Professor Wiles: The issue here is how much you are looking at what has happened to overall crime. We have to take account of how much crime the public reports to the police, how much of the crime reported to the police is recorded by the police, and whether both those things change over time. Unless we understand that, then it is difficult to understand the relationship between those two numbers. The British Crime Survey, because it is based on what individuals and households tell us directly has happened to them, are not mediated through the propensity to report or record, undoubtedly gives us a more accurate trend for crime, as it affects households and individuals. I would stress that because, obviously, not all crime is against households and individuals, and adult members of the households, not children. There are limitations, but nevertheless that does give us a better trend line, and that is the first thing. The second thing to remember - and I am sure you are aware of this - is that there have been a couple of things that have happened to police-recorded crime which have changed the amount of crime that is recorded, irrespective of how much crime is actually occurring. The first is that we changed the counting rules quite early in the time of this Government to mean that relatively minor violence was now being recorded in the annual publication of crime statistics, whereas before it had not been - and that is also true of some lesser criminal damage as well. Secondly -----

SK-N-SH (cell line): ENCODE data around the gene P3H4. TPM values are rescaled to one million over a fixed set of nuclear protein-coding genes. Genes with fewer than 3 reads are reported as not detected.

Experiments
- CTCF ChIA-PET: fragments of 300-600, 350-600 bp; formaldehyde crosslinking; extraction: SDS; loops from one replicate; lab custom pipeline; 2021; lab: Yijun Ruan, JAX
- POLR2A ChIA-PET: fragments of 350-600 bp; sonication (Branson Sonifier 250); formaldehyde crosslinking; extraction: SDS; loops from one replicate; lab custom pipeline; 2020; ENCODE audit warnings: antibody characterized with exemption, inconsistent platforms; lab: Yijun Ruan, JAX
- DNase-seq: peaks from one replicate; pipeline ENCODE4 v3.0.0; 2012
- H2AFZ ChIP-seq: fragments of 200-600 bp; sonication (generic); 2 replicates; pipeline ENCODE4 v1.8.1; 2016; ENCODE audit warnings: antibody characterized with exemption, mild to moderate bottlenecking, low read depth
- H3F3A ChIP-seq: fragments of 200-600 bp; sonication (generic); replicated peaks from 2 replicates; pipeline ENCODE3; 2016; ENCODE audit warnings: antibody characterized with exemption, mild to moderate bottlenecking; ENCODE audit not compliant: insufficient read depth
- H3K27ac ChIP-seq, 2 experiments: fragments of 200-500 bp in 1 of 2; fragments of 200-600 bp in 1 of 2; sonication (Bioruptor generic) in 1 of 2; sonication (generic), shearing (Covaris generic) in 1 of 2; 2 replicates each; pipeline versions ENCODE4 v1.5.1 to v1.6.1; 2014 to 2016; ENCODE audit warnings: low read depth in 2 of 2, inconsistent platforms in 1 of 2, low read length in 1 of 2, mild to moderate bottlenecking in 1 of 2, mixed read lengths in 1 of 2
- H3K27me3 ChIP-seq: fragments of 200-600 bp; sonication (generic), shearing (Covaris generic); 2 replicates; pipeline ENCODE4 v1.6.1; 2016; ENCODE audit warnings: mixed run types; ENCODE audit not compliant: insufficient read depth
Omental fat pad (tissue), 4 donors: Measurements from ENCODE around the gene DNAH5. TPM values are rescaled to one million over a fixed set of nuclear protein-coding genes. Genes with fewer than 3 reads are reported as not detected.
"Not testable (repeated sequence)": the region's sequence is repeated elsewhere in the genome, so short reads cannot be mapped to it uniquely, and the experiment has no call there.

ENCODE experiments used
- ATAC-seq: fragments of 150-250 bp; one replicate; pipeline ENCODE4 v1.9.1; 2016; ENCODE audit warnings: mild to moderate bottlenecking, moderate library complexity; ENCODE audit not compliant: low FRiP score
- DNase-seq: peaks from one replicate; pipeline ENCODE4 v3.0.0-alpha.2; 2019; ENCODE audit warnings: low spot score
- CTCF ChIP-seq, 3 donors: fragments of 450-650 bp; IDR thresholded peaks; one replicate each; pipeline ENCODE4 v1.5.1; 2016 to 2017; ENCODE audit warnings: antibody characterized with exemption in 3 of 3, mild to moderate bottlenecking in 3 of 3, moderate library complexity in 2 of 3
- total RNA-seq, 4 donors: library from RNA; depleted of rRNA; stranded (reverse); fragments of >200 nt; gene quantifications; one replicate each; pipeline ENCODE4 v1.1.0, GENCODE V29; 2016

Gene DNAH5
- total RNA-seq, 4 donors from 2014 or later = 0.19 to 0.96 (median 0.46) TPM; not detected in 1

Q16 Mr. Gerry Steinberg (City of Durham): I only have ten minutes, so can you -----

Professor Wiles: Of course, I will try and speed up. Secondly, the Association of Chief Police Officers has put in a new national crime recording standard, which means that the police overall are recording more crime than it did in the past, especially minor violence and criminal damage. You have to take this into account when you are looking at those two figures.

Q17 Mr. Gerry Steinberg (City of Durham): I am sorry, but I am still confused.

Professor Wiles: Crime has been going down for a longer period at a steeper rate than in the memory of anybody in this room.

Q18 Mr. Gerry Steinberg (City of Durham): So why are the police saying they are getting more and more crimes then?

Professor Wiles: The police are not getting more and more crimes; they are recording more crimes that are being reported to them, and the public are reporting more crime than they used to in the past.

Q19 Mr. Gerry Steinberg (City of Durham): I am totally confused, as I say. The police say there are more crimes occurring.

Professor Wiles: The police are recording more crime. Police-recorded crime shows an increase in some categories - and not all categories, by the way - burglary has gone down, even on police-recorded crime, since 1997 by 20% and vehicle crime has gone down 19% on police-recorded crime, since 1997. The categories of police-recorded crime have gone up on the two I identified early on - violence, particularly minor violence, and criminal damage. The British Crime Survey shows that violence is actually going down: more of it is being reported and more of it is being recorded.